Details Emerge on Shocking Campus Muggings

Students awoke on the morning of Monday, February 16 to a barrage of e-mails and colored flyers around campus warning them of two muggings that had occurred on campus the previous night. The messages stated that even though a thorough investigation of the situation was already underway, students needed to remain vigilant and aware when walking around campus, especially when alone and at night.

The Campus Safety and Dean of Students Offices received a report at around 10 p.m. Sunday night that a student had been accosted while walking down Willow Path toward Broad Street. About two hours later, another report came in about a student who was followed in her car from the Townhouses to 40 Broad Street and then was robbed as she stepped outside her vehicle. According to the information in the reports, the mugger or muggers did not use any weapons and neither of the students were physically harmed.

While Campus Safety could not be reached for direct comment about the incidents, Vice President and Dean of the College Charlotte Johnson and Associate Vice President and Dean of Students Scott Brown stated that the Hamilton Police Department arrested a suspect early on Monday and have been holding him in custody.

“This individual is a resident of a nearby community and is not a Colgate student, staff or faculty member,” Johnson said.

After receiving the first report Monday night, Campus Safety officers went around Case Library alerting the students and staff of what had happened and offering rides back to residences. Many of the students who were in Case at the time quickly spread the word through e-mail chains, so most of the campus was aware of the incidents before being officially alerted by the Campus Safety Office.

After receiving the news from friends, several students were concerned about why theE2Campus Emergency System was not activated to send out alerts.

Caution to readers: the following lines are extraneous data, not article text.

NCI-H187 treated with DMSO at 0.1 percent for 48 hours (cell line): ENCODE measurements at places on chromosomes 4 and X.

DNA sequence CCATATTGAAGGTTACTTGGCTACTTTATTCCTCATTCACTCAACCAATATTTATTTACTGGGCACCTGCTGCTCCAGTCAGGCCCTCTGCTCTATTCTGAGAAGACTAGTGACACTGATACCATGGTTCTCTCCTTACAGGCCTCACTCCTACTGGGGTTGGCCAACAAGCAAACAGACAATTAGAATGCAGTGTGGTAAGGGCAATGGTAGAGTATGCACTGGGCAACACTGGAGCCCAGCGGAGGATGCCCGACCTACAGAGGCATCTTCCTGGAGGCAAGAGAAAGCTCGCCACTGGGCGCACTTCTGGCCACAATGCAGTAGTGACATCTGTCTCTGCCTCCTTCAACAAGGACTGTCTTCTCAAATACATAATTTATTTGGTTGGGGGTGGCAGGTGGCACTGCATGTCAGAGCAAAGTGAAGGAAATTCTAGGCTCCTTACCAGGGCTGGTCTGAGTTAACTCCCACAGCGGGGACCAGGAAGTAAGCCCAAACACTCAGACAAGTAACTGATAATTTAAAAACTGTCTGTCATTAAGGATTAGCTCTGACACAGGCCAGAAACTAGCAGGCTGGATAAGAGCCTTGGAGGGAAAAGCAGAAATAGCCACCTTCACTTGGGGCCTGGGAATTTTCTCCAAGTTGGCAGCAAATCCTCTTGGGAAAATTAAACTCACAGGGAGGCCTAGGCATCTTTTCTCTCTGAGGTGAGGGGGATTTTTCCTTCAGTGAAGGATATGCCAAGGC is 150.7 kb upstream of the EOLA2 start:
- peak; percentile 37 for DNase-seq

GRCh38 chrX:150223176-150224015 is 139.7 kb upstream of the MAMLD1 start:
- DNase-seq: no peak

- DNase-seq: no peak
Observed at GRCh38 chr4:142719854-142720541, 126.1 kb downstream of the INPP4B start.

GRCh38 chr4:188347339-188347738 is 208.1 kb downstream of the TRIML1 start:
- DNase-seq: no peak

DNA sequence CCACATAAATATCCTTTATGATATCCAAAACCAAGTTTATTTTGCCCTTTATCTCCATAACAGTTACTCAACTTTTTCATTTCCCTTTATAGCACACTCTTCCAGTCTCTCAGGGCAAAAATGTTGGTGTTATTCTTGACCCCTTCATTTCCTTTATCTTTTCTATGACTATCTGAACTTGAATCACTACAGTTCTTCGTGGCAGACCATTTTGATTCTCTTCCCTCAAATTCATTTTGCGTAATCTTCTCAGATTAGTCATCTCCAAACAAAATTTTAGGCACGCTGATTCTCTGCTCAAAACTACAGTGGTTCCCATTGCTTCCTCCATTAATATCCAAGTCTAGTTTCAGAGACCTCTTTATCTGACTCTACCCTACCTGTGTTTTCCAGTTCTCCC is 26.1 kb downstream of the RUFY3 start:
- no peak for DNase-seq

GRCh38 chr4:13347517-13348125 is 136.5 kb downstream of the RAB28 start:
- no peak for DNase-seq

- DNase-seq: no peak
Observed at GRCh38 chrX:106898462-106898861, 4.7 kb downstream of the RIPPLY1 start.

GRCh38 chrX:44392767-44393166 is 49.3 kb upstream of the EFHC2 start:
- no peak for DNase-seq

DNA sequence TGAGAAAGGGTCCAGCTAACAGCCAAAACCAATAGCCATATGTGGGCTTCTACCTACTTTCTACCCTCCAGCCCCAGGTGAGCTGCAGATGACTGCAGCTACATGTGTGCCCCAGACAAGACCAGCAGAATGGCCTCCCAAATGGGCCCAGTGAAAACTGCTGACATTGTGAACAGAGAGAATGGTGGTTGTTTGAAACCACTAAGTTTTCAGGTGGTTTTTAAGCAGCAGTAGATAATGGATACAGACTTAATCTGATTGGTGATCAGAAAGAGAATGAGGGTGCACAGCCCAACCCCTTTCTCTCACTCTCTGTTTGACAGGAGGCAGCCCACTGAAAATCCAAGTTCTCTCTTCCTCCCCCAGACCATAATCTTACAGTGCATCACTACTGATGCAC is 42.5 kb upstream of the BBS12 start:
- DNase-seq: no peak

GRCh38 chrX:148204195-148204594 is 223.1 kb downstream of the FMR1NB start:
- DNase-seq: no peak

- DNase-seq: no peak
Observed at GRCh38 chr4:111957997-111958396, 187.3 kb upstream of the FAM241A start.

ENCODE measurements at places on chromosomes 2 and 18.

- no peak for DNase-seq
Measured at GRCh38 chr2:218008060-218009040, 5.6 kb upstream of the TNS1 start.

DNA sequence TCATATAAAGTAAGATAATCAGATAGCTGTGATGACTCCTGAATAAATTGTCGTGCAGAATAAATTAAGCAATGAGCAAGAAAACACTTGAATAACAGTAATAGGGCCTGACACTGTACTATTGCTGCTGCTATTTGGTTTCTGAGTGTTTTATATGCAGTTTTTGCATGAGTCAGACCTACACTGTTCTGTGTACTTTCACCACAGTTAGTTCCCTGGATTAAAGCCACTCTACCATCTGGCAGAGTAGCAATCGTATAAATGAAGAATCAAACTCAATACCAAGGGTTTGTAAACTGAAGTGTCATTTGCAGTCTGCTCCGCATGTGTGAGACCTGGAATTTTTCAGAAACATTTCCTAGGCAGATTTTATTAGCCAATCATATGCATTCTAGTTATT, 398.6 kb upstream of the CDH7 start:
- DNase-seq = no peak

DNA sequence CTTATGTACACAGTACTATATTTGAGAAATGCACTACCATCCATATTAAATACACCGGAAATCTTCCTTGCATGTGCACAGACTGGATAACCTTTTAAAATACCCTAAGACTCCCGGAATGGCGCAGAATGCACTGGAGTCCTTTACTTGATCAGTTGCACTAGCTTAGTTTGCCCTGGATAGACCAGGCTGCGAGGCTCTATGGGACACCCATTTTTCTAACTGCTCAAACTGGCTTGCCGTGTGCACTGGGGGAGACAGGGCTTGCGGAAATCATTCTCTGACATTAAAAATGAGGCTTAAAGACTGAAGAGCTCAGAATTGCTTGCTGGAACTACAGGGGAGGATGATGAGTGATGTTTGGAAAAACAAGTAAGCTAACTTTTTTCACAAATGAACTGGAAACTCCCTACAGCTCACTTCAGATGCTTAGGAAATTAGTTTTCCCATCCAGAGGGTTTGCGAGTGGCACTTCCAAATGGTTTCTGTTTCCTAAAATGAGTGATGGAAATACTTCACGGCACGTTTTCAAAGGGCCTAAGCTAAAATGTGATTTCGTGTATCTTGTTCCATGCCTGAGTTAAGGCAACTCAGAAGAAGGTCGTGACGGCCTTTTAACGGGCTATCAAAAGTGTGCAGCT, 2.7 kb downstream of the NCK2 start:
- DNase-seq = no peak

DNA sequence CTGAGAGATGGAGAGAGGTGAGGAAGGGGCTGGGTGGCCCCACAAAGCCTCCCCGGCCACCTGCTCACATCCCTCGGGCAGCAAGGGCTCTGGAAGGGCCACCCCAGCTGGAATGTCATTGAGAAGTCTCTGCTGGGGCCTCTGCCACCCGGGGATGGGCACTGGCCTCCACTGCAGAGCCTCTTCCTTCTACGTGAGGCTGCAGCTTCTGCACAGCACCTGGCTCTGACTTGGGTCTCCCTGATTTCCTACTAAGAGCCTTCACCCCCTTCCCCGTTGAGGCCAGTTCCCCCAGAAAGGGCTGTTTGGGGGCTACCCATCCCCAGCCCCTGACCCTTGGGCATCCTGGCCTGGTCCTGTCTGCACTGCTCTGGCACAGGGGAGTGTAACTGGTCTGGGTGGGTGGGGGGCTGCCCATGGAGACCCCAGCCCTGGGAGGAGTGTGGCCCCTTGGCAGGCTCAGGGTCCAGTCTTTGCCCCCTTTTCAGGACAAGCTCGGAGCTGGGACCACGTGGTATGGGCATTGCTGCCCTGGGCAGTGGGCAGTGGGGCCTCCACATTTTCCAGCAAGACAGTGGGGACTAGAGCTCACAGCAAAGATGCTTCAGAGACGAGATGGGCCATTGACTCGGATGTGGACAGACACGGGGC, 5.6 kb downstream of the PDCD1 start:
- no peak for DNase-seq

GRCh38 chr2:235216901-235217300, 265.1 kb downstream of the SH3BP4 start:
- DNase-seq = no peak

Johnson explained that the administration decided that the E2Campus system would not be the most effective mode of communication for this type of situation since not every member of the Colgate Community has signed up for it.

According to Johnson, “The Campus Alert e-mail system, the dissemination of flyers throughout residences and verbal notifications by on-call staff and emergency personnel were all deemed to be more appropriate” means of spreading the news across the entire campus.

“E2Campus is a great resource, but was not used in this case because the suspect was identified and was no longer considered an on-going threat.” Brown said.

This decision was made in spite of the fact that the suspect was at large for approximately an hour and a half between the two muggings.

Concerning the response to the muggings, Johnson and Brown both praised the Campus Safety Department for its actions.

“Campus Safety did a commendable job,” they said in a joint e-mail. “As first responders, they set into motion a series of events that led to capture of the suspect within eight hours of the first incident being reported. Their swift operations also helped to prevent any further incidents that night. Increased patrols and an increased physical presenceofcampus safety officers,the engagement of local law enforcement,helping to communicate the incidents to students and others in immediate and surrounding vicinitiesand the immediate response to the victims and their needs all combined to help resolve this matter quickly and safely.”

In addition, the Campus Safety Office distributed “Safety Preparedness Guide Books” to all students, faculty and staff last Wednesday in order to help the campus be prepared for any sort of dangerous event.

Many students, including sophomore Madeleine Casella, were shaken by the events.

“It’s not only scary but really shocking to think that something like that can happen here on such a small campus in such a small town,” Casella said.

Despite the fears of the students, Colgate is a school that takes safety and security issues very seriously. According to the Deans’ Office, there is a “high-level Emergency Management Team on campus, comprised of senior managers from the Dean of the Faculty, IT, Dean of the College, Buildings and Grounds, Administration, Campus Safety and Risk Management, that meets regularly to assess the campus environment, provide training and education. Additionally, 225 participants have completed faculty and staff safety guide training and 97 percent of the student bodyhas completedsafety training.”

Johnson expanded upon this official assessment.

“No place is immune from crime, and many common sense things go a very long way,” Johnson said. “Lock your doors, secure your belongings, don’t prop doors, report things that seem out of the ordinary, let people know where you are going, register for E2Campus, use the buddy system. All these things together help us to be an even safer community.”